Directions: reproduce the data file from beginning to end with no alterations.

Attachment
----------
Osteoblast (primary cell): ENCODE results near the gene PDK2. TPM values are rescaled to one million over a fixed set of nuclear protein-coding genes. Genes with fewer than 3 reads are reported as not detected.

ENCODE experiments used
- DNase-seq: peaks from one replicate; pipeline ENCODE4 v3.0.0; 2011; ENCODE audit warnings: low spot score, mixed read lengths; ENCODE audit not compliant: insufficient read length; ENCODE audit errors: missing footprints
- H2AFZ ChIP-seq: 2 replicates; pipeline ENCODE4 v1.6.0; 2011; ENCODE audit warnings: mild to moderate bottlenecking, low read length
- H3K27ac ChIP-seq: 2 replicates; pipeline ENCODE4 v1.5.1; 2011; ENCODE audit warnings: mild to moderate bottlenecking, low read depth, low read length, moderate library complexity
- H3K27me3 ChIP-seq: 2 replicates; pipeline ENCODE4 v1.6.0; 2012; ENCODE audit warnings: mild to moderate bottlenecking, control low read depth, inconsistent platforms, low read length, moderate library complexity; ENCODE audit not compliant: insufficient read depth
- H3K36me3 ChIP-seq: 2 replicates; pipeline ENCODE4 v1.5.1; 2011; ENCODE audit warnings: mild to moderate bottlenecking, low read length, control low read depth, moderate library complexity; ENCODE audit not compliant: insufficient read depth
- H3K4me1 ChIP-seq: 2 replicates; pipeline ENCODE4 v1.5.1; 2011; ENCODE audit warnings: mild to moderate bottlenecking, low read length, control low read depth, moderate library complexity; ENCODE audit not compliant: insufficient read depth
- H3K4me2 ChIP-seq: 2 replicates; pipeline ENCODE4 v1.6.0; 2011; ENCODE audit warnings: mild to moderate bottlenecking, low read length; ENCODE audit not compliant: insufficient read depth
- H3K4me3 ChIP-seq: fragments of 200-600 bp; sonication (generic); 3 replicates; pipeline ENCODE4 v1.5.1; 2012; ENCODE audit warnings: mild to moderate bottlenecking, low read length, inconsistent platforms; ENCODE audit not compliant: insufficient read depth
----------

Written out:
Osteoblast (primary cell): ENCODE results near the gene PDK2. TPM values are rescaled to one million over a fixed set of nuclear protein-coding genes. Genes with fewer than 3 reads are reported as not detected.

ENCODE experiments used
- DNase-seq: peaks from one replicate; pipeline ENCODE4 v3.0.0; 2011; ENCODE audit warnings: low spot score, mixed read lengths; ENCODE audit not compliant: insufficient read length; ENCODE audit errors: missing footprints
- H2AFZ ChIP-seq: 2 replicates; pipeline ENCODE4 v1.6.0; 2011; ENCODE audit warnings: mild to moderate bottlenecking, low read length
- H3K27ac ChIP-seq: 2 replicates; pipeline ENCODE4 v1.5.1; 2011; ENCODE audit warnings: mild to moderate bottlenecking, low read depth, low read length, moderate library complexity
- H3K27me3 ChIP-seq: 2 replicates; pipeline ENCODE4 v1.6.0; 2012; ENCODE audit warnings: mild to moderate bottlenecking, control low read depth, inconsistent platforms, low read length, moderate library complexity; ENCODE audit not compliant: insufficient read depth
- H3K36me3 ChIP-seq: 2 replicates; pipeline ENCODE4 v1.5.1; 2011; ENCODE audit warnings: mild to moderate bottlenecking, low read length, control low read depth, moderate library complexity; ENCODE audit not compliant: insufficient read depth
- H3K4me1 ChIP-seq: 2 replicates; pipeline ENCODE4 v1.5.1; 2011; ENCODE audit warnings: mild to moderate bottlenecking, low read length, control low read depth, moderate library complexity; ENCODE audit not compliant: insufficient read depth
- H3K4me2 ChIP-seq: 2 replicates; pipeline ENCODE4 v1.6.0; 2011; ENCODE audit warnings: mild to moderate bottlenecking, low read length; ENCODE audit not compliant: insufficient read depth
- H3K4me3 ChIP-seq: fragments of 200-600 bp; sonication (generic); 3 replicates; pipeline ENCODE4 v1.5.1; 2012; ENCODE audit warnings: mild to moderate bottlenecking, low read length, inconsistent platforms; ENCODE audit not compliant: insufficient read depth